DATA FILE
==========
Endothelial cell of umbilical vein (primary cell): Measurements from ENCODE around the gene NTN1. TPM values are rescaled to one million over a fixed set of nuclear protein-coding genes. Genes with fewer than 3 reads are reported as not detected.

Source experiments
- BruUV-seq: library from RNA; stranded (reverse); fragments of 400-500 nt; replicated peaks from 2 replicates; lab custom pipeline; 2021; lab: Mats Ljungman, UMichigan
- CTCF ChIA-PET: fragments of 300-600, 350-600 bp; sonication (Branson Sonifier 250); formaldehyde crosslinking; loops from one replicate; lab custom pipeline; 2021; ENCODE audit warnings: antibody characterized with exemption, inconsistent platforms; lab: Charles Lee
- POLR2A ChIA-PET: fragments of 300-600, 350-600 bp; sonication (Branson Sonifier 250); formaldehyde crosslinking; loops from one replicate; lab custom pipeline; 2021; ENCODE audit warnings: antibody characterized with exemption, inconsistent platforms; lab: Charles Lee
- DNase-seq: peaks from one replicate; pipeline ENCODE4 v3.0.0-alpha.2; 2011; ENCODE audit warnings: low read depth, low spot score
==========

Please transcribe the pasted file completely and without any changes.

Endothelial cell of umbilical vein (primary cell): Measurements from ENCODE around the gene NTN1. TPM values are rescaled to one million over a fixed set of nuclear protein-coding genes. Genes with fewer than 3 reads are reported as not detected.

Source experiments
- BruUV-seq: library from RNA; stranded (reverse); fragments of 400-500 nt; replicated peaks from 2 replicates; lab custom pipeline; 2021; lab: Mats Ljungman, UMichigan
- CTCF ChIA-PET: fragments of 300-600, 350-600 bp; sonication (Branson Sonifier 250); formaldehyde crosslinking; loops from one replicate; lab custom pipeline; 2021; ENCODE audit warnings: antibody characterized with exemption, inconsistent platforms; lab: Charles Lee
- POLR2A ChIA-PET: fragments of 300-600, 350-600 bp; sonication (Branson Sonifier 250); formaldehyde crosslinking; loops from one replicate; lab custom pipeline; 2021; ENCODE audit warnings: antibody characterized with exemption, inconsistent platforms; lab: Charles Lee
- DNase-seq: peaks from one replicate; pipeline ENCODE4 v3.0.0-alpha.2; 2011; ENCODE audit warnings: low read depth, low spot score